Hubble’s most iconic image? Looking back at the Pillars of Creation

The Pillars of creation is possibly the Hubble Space Telescope's most famous image. But what exactly does it show?

Hubble's famous 1995 image the 'Pillars of Creation'. Credit: NASA, ESA, STScI, J. Hester and P. Scowen (Arizona State University)

The Hubble Space Telescope’s Pillars of Creation image was captured on 1 April 1995 and remains one of the most iconic visual representations of Hubble’s legacy.

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Before Hubble, sharp, colourful images of nebulae and galaxies just did not exist to the degree of clarity that the space telescope was able to produce from its vantage point above the distortion of Earth’s atmosphere.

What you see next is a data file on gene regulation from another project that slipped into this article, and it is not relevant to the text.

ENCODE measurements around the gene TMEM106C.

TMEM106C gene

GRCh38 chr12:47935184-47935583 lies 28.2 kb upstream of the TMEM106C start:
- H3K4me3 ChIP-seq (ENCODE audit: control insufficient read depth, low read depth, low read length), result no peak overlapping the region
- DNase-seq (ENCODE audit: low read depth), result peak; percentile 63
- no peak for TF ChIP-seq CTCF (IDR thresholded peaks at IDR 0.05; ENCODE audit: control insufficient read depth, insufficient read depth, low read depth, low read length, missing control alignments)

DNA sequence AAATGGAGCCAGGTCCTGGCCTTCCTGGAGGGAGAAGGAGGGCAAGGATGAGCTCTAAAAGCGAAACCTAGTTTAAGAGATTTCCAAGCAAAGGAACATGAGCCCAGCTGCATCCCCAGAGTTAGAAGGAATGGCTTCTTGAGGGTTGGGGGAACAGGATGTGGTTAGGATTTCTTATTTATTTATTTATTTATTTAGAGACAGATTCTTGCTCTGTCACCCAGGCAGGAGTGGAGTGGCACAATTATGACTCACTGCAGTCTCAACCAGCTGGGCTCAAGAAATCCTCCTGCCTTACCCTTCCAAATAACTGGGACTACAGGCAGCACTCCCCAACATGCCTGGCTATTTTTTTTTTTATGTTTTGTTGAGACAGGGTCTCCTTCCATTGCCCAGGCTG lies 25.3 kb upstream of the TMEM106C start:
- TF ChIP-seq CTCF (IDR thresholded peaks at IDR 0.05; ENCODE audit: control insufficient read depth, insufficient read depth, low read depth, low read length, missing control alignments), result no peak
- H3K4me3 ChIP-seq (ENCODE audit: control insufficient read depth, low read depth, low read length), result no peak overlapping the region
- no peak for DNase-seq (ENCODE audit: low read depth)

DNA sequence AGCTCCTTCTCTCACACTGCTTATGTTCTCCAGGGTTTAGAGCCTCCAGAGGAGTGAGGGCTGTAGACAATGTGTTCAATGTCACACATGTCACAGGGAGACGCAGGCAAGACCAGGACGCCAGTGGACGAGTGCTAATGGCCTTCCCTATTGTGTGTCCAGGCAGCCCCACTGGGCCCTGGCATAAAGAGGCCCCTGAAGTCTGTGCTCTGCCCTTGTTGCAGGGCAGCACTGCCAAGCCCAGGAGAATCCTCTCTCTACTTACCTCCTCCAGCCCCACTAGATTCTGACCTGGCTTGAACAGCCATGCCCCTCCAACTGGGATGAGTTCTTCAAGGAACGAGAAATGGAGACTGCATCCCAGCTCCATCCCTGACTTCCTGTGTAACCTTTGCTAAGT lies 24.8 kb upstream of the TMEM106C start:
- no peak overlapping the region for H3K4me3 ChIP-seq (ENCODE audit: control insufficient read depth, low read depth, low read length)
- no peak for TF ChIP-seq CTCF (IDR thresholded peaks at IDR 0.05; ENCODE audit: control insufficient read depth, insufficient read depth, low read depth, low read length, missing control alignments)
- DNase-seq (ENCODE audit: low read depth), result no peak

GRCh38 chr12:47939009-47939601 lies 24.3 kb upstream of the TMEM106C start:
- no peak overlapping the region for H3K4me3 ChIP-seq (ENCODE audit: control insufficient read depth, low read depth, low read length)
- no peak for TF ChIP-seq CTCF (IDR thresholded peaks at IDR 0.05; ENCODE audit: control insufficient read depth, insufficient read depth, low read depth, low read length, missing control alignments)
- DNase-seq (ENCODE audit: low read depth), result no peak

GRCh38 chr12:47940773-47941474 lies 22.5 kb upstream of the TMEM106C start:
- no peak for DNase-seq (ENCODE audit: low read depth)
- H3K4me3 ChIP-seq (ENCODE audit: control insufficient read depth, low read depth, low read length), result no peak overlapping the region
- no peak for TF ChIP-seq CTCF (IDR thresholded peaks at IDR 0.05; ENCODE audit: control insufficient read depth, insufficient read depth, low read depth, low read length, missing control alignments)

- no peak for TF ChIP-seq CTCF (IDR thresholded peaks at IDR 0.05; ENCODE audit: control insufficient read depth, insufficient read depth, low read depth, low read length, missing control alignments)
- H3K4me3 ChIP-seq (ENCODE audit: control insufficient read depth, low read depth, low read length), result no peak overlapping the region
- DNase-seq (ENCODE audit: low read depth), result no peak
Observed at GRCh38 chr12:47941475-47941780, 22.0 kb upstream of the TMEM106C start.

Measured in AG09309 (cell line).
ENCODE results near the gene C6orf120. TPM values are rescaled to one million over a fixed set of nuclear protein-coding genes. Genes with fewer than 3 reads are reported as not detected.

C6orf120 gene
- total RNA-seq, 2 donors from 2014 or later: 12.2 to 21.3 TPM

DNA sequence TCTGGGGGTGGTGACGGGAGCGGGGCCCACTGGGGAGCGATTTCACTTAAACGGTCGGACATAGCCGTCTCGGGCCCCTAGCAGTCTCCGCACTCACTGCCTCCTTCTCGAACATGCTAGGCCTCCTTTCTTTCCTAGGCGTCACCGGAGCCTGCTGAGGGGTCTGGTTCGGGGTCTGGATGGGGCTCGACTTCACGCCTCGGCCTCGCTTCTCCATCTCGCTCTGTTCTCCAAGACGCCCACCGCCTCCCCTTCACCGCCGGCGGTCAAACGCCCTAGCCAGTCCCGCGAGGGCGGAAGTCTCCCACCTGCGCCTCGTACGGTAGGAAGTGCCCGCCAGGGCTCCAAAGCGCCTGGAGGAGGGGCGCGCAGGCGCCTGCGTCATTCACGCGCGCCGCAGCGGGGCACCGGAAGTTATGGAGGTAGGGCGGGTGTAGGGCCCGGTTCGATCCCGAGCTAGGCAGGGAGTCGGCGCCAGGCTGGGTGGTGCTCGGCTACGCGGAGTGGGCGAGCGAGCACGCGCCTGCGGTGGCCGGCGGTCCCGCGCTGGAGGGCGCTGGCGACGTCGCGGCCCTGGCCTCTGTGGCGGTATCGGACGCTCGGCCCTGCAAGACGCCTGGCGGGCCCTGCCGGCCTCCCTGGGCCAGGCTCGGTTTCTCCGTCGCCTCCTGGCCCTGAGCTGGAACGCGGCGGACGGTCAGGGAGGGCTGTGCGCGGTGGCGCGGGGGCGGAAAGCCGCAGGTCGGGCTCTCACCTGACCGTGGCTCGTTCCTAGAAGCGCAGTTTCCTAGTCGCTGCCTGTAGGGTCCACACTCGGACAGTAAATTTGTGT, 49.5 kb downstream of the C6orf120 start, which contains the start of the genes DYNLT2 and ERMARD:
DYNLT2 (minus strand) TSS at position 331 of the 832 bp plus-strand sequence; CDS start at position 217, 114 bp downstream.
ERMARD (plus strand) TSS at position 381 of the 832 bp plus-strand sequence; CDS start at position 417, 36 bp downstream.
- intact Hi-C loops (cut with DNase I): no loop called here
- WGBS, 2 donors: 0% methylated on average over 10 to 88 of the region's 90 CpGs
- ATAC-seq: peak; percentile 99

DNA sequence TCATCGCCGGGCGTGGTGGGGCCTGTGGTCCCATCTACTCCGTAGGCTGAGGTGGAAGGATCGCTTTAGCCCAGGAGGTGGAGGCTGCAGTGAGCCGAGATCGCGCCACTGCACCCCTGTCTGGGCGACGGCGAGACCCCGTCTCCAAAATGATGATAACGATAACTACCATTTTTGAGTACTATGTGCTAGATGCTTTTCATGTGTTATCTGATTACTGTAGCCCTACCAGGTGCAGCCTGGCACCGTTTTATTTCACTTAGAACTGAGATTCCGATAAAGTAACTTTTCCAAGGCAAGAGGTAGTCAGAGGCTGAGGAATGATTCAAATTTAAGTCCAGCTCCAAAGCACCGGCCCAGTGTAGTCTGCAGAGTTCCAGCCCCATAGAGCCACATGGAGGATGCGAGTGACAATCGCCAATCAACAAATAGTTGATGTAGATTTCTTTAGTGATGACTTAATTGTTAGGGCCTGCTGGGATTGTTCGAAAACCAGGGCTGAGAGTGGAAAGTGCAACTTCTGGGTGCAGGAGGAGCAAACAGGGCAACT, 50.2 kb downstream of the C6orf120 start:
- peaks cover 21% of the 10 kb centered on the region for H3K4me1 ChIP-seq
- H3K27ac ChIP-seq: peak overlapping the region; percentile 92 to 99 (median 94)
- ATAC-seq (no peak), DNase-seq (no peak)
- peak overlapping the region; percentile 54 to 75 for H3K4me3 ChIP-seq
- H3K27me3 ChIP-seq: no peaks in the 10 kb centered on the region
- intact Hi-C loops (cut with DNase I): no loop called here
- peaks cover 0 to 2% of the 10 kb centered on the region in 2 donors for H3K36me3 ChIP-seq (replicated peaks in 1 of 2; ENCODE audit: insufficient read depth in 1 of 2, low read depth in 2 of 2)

The dark pillar-like structures are columns of cool hydrogen gas and dust. While they may look lifeless and dull, they actually contain the ingredients from which new stars may be born.

These pillars are part of M16, also known as the Eagle Nebula, and the fact that they are so dense enabled them to survive the ravages of space, while their surroundings have been swept away by ultraviolet light from hot, newborn stars.

In 2014, Hubble was pointed at the pillars once again to capture a new view of the target for its 20th birthday.

View more incredible Hubble Space Telescope images via our online gallery.

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Observatory Hubble Space Telescope
Release date 2 November 1995
Image credit NASA, ESA, STScI, J. Hester and P. Scowen (Arizona State University)